This kind of expressive mise-en-scene, along with the minimal lighting and restrictive set confines, grants Short Walk to Daylight a strong sense of disorder, chaos and urgency.

The small, gritty details are appreciated, and worth noting too.  The Iowa girl, Joanne (Bundy) breaks her nose in the quake, and spends the movie with a bloodied face. And Tom's shirt is covered in sweat for the narrative's duration. The persistent overlapping dialogue also adds to the unnerving vibe of a disaster unfolding "as live," essentially.

Short Walk to Daylight is also bolstered by a few impressive effects sequences, thanks to the hard work of Albert Whitlock.

A good matte painting reveals an overburdened tunnel at one point, and near the film's climax, water bursts into the tunnel and gravely imperils the survivors.  One character is washed out to sea in the rushing waves.  It all looks very convincing, and very deadly.

But in the final analysis, what works best about Short Walk to Daylight is the intense, unswerving focus on the eight diverse dramatis personae.

Tom is a good cop, but one who thinks "you can shake people enough," so they'll do what he wants.

Alvin, by contrast, is a man with an overdeveloped persecution complex, and sees the earthquake as yet another one of the daily hurdles in his life to overcome.  "All my life, this city has been coming down on me," he notes, "and all I have to say is let it crumble on down."

The most sympathetic character in the drama is Abbey Lincoln's character, Dorella, who is slow to trust and like her fellow survivors, and already exhausted from a hard night's work. 

The only thing Dorella desires is to be back at home, on a Sunday morning, with her two little boys.  Every Sunday morning you see, she gets to relax, and her children bring Mom breakfast in bed for a change.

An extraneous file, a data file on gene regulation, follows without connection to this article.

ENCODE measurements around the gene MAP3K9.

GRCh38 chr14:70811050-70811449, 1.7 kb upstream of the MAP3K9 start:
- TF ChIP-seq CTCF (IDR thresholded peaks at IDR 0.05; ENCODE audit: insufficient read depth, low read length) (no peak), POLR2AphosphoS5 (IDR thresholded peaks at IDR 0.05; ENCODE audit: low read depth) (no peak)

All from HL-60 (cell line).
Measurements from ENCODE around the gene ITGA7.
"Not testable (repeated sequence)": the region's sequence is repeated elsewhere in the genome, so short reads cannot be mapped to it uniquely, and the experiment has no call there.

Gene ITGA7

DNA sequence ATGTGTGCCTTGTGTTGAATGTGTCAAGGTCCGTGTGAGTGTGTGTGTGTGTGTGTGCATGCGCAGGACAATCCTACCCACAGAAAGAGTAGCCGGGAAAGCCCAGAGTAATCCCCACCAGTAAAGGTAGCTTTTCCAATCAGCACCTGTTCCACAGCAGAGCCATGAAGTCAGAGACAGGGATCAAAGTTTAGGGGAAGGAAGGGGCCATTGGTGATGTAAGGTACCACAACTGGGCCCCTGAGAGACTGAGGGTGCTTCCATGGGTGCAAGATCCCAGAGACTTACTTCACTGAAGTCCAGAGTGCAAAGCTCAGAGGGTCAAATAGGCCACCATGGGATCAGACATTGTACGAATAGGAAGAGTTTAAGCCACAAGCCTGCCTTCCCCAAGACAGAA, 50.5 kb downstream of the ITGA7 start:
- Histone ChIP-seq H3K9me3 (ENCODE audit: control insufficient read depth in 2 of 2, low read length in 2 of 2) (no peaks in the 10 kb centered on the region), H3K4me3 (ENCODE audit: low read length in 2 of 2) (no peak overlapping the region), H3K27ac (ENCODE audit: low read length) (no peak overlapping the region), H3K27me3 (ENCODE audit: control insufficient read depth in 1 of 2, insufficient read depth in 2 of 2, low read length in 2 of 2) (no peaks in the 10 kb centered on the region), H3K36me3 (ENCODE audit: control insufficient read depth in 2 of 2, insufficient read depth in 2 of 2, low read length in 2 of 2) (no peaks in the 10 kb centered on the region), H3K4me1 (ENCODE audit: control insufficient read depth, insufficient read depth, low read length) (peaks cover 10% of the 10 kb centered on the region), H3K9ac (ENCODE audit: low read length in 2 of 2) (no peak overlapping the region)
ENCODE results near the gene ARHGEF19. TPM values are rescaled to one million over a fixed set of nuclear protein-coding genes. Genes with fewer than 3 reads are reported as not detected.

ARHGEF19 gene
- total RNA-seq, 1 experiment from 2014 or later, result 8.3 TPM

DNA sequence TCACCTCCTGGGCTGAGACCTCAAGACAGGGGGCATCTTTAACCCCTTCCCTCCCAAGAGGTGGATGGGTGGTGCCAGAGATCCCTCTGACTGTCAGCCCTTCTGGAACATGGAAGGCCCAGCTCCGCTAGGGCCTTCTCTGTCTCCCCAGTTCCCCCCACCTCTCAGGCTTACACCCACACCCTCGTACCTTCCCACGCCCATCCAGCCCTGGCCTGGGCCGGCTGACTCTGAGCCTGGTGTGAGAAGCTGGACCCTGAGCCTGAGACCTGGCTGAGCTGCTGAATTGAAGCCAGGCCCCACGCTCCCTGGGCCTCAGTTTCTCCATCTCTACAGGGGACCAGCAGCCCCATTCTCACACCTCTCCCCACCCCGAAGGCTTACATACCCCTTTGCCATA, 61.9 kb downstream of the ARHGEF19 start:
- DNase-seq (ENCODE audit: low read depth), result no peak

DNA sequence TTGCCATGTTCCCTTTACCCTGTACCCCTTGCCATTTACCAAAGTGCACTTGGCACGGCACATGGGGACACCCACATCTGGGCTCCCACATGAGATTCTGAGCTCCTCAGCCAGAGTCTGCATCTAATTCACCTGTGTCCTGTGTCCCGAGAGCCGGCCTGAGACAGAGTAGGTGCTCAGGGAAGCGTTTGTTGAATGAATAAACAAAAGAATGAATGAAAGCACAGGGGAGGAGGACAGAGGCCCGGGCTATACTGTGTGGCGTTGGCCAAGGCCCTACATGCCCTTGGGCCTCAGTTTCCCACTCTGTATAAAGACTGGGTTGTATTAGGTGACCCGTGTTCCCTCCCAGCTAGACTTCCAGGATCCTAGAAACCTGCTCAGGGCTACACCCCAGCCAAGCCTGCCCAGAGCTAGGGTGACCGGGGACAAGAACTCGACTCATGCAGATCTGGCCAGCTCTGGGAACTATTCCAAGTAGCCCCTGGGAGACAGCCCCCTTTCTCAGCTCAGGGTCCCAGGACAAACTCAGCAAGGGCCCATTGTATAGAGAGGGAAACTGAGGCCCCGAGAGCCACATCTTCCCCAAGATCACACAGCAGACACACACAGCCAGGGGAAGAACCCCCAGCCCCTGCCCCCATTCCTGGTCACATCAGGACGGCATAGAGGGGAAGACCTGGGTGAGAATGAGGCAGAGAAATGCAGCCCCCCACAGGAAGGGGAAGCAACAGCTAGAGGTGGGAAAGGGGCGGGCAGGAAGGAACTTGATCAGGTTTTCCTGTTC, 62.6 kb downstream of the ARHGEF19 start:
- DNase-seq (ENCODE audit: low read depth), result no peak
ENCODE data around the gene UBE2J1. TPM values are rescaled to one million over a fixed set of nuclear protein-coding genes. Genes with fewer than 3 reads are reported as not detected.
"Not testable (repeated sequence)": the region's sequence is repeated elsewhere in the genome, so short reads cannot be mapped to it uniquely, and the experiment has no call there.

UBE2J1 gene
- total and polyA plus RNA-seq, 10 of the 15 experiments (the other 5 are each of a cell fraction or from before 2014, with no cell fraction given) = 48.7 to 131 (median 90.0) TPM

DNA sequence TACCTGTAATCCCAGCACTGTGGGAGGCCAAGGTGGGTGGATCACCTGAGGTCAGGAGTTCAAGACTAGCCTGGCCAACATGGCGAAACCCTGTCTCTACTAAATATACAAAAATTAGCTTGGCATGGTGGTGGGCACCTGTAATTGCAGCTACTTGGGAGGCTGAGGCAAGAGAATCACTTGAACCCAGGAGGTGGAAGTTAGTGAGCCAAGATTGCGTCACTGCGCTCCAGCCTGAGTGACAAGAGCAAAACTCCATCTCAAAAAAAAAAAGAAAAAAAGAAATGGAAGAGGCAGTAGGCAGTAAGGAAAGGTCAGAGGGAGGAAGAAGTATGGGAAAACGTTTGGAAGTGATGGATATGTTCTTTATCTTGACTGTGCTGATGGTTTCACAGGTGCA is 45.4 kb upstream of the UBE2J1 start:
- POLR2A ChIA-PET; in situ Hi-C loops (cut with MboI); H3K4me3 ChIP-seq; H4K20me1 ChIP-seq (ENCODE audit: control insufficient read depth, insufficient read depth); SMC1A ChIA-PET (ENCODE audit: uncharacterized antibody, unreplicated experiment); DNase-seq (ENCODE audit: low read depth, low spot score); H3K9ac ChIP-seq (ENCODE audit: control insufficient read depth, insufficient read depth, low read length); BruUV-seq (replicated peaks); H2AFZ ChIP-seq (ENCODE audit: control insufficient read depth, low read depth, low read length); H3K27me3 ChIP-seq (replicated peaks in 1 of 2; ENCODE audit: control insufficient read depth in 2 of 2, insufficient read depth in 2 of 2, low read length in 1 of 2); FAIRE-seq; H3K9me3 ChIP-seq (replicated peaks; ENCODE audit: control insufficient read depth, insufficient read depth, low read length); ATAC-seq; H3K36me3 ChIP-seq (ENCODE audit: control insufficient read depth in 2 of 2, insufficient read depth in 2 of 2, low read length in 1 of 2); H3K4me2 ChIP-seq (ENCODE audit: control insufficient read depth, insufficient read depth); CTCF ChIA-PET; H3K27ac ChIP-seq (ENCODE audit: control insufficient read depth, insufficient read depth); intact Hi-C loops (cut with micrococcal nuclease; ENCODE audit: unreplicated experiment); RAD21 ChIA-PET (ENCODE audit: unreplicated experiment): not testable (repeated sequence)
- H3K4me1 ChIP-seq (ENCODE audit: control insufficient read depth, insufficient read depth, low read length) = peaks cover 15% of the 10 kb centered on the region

There's a moment in the film -- traversing a flooded tunnel compartment -- when Dorella's life is unexpectedly imperiled, and this TV-movie gets you exactly where it wants you. After her monologue about Sunday mornings and her two sons, all you can think about are Dorella's children, facing the thought of life without their Mom.

Short Walk to Daylight never wears out its welcome, and never returns to daylight, even in its valedictory moment.  The reason, of course, is that all the drama is right here: these diverse people forced to contend with one another in the dark.

The issues at play, like their locale, are all part of the "underneath" of the American experience.  The battles over the law, jurisdiction and race reveal how different from one another Americans can sometimes seem; in every regard from philosophy to background. But ultimately, the film also reveals how similar we all are aside from such skin-deep differences.

Many disaster movies thrive on epic and expensive imagery: buildings falling down, skyscrapers on fire, the end of the world, even.  Short Walk to Daylight features good but minimal visual effects and saves the real fireworks for the character interaction.  It's a good call, because a Short Walk to Daylight is actually better than a  big-budget 1996 disaster film with roughly the same premise, called Daylight. There, the focus was on impressive stunts and mock heroics, not people...and what people fear losing. 

Yet loss is the real looming threat of any disaster or crisis.

What moves us and motivates us is the terrible fear of losing loved ones, or even our lives. And that's what Short Walk to Daylight never forgets; the human  component of such tragedy.  We all live for those Sunday mornings with our families, but man proposes, and God disposes, right?

No comments:

Post a Comment

Shatner Week: Star Trek V: The Final Frontier (1989)

One of the most oft-requested reviews on this blog, -- before my original post back in the day -- was  Star Trek V: The Final Frontier  ...